Enjoying aged wine is one of the great pleasures of drinking. How to achieve the right ageing conditions and wonderful – as well as peculiar – mature wines encountered in the past month. After all, finding wines that have aged well is as good a form guide you’ll get as to what to lay down now for the future.
Peter Lehmann was a brave man to make Zugspitz Flaxman’s Vale Apfelwein in 1966. There were plenty of grapes, so why make wine from apples? Braver still, I thought, to cellar it for 27 years, and generous to a fault to present me with a bottle on a trip to the Barossa in January. It turned out to be a great leveler. A few expert palates here in Canberra correctly put an age on the masked bottle, but no one sniffed out the apples. It showed two things about cellaring: it’s a myth that only reds keep for very long periods; and the older dry whites grow, the more the aromas and flavours of age take over from individual grape and regional characters.
Despite this, one old red tasted in Victoria demonstrated that age can hone up flavours peculiar to a particular grape variety, as well as adding a smooth, silky texture. When Viv Thompson took a 1975 Pinot Meunier from the underground cellar of Best’s Great Western Winery, I really did not expect much. I was wrong. Here was a wine that started life as a lightish, delicate, fragrant dry red. It disappeared quickly over lunch, the lush, gamey flavour, and silky delicacy being irresistible. You can buy the current vintage from Viv for around $10. And there’s no reason why, if well cellared, it won’t turn out as well as the 1975.
At the other end of the scale, Birks Wendouree Bin W16 Clare Valley Claret 1961 was, at birth, one of those great blockbusters we see at times from Clare: impenetrably purple; pungently sweet and ripe in aroma; mouth puckeringly firm with tannin and loaded with ripe fruit flavour. Thirty-two years on with Peter and Mark Barry it was a glorious pot pourri of rich, sweet, fruity and decaying flavours. It was an absolute joy to drink… and probably sold for the equivalent of less than $10 in its day. Again, there’s no shortage of good, solid Clare reds to pop in the cellar today, although it will be hard to find one quite of this genre,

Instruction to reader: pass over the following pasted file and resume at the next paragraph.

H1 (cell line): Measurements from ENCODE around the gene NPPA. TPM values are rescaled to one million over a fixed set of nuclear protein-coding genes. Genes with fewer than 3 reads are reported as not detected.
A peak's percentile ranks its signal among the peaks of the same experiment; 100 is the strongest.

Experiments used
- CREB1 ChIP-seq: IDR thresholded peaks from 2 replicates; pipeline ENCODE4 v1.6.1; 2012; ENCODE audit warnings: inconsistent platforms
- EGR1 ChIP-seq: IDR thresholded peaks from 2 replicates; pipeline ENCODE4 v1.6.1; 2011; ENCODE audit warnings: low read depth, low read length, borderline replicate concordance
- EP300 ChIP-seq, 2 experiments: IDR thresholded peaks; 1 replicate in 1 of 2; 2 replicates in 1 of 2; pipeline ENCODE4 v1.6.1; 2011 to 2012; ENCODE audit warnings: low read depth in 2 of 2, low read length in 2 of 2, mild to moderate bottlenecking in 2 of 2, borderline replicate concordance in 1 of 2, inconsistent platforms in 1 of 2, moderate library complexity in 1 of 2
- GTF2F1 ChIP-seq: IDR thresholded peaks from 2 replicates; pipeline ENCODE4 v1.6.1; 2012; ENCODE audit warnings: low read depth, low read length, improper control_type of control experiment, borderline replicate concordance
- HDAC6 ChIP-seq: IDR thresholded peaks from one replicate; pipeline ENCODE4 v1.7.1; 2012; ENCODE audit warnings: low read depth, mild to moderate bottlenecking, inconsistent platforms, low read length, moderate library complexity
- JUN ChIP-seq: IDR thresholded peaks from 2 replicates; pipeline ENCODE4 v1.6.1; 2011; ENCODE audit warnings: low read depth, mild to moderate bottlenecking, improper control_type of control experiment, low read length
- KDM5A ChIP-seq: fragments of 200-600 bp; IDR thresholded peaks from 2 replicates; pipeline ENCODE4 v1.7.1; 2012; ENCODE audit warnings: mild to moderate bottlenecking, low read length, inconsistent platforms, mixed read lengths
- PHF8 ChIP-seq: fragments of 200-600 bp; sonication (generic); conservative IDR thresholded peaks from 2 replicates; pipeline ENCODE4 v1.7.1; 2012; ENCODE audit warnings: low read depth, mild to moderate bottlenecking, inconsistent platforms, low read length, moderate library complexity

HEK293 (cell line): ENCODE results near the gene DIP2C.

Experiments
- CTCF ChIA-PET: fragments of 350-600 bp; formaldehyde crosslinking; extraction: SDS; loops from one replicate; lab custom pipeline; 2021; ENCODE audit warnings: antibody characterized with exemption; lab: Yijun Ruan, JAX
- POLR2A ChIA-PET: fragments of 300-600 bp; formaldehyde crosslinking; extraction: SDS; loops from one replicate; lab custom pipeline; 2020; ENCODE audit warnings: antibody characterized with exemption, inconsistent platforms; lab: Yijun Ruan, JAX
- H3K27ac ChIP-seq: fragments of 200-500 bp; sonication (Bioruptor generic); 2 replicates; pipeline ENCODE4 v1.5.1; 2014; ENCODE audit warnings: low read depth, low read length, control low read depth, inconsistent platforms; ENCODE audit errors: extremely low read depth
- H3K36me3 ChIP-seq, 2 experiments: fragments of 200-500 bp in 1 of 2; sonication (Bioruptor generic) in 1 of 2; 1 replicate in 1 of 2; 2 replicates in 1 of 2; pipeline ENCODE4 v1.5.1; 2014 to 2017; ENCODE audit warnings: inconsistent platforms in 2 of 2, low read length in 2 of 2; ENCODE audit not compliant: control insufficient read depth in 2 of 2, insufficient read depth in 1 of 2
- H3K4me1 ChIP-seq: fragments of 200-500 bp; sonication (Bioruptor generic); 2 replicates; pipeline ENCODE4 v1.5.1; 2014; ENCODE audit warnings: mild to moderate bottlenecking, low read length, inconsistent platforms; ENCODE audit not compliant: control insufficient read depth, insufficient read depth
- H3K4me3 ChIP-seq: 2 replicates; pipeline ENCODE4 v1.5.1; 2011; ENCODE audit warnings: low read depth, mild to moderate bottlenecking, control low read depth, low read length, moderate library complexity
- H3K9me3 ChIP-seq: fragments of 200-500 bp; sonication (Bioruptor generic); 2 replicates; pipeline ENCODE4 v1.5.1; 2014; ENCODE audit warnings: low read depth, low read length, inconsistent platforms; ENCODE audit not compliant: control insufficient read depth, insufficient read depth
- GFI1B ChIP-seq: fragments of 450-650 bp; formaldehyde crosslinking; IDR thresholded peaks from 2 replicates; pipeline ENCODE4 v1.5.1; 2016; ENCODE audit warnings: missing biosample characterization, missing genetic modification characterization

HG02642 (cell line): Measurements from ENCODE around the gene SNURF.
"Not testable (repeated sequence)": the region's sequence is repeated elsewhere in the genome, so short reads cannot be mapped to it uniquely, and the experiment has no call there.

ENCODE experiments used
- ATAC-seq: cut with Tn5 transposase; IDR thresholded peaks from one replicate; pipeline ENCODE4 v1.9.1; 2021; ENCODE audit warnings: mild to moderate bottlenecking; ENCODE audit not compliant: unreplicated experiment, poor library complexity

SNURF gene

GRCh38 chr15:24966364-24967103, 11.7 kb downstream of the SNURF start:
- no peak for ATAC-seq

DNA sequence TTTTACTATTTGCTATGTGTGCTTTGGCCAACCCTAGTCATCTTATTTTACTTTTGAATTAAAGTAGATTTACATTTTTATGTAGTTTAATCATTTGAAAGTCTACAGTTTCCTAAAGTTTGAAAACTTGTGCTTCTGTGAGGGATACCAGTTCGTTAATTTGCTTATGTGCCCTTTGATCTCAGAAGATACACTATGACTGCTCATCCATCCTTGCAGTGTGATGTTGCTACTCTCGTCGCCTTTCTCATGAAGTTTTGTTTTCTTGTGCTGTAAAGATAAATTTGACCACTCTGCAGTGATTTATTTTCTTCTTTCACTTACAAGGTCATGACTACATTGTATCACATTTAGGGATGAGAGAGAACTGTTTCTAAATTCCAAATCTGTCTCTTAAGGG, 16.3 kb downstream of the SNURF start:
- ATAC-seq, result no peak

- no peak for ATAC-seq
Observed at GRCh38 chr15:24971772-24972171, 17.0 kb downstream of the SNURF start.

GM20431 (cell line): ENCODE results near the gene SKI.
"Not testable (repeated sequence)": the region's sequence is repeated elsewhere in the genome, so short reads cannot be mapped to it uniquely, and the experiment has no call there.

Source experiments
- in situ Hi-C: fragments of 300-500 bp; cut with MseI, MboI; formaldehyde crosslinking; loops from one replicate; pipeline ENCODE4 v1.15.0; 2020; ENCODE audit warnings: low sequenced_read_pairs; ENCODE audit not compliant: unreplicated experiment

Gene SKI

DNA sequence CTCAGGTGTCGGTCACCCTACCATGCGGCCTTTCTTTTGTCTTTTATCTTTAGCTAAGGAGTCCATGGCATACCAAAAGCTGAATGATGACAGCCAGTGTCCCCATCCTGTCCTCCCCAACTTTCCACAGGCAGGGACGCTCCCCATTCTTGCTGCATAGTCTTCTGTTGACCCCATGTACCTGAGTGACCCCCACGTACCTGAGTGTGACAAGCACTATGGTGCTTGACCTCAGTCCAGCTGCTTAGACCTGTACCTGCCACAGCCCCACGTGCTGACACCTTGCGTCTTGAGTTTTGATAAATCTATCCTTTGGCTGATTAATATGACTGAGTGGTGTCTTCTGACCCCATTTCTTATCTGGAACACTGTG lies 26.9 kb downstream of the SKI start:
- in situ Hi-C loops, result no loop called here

Although we can say, in general, Australian chardonnays don’t cellar well, there are exceptions, those from both Seppelts and Best’s at Great Western being good examples. I recently tasted a 1984 Best’s at a dinner party in the home of Ross and Lorraine Hanna of Macgregor and again on my visit to Best’s. Age confers on this wine a new dimension of rich, smooth aromas and flavours. What a great but simple pleasure it is to drink it. All the Hanna’s had done was buy a case at cellar door and stick it under the house for a few years.
In Sydney earlier this week, Don Lewis, Mitchelton’s wine maker, presided over a tasting of his Rhine Rieslings, vintages 1978, 1980, 1981, 1982, 1983, 1985, 1986, 1987, 1988, 1989, 1990, 1991, and 1992. Some years back I reported on a similar tasting and the conclusion now is the same as then. All vintages are alive and well, with, to my taste, the 1980 and 1992 being great highlights. Vertical tastings like this are interesting but, of course, not as much fun as drinking the wines over a meal with friends. But the tasting proves the quality of the line and underscores Mitchelton Rhine Riesling (around or under $10) as a totally safe buy for the cellar.
If drinking aged wine can be enjoyed on a modest budget by doing the cellaring yourself, there are also sublime drinking experiences for those prepared to pay someone else to do the cellaring.
Lindemans, as far as I know, remains the only company cellaring wines, on a large scale, for re-release. In the Hunter last week I was fortunate to enjoy with a meal a glass each of the legendary Hunter River Chablis Bin 3875 1970 and Hunter River Burgundy Bin 6600 1983, both being released (around $70 and $30 respectively) as part of the company’s 150th anniversary. These are supreme examples of regional specialties having been cellared impeccably.
The point with these, indeed of all the wines mentioned here, is that they could have been bought comparatively cheaply when young. They were good wines then, but age has increased the drinking pleasure.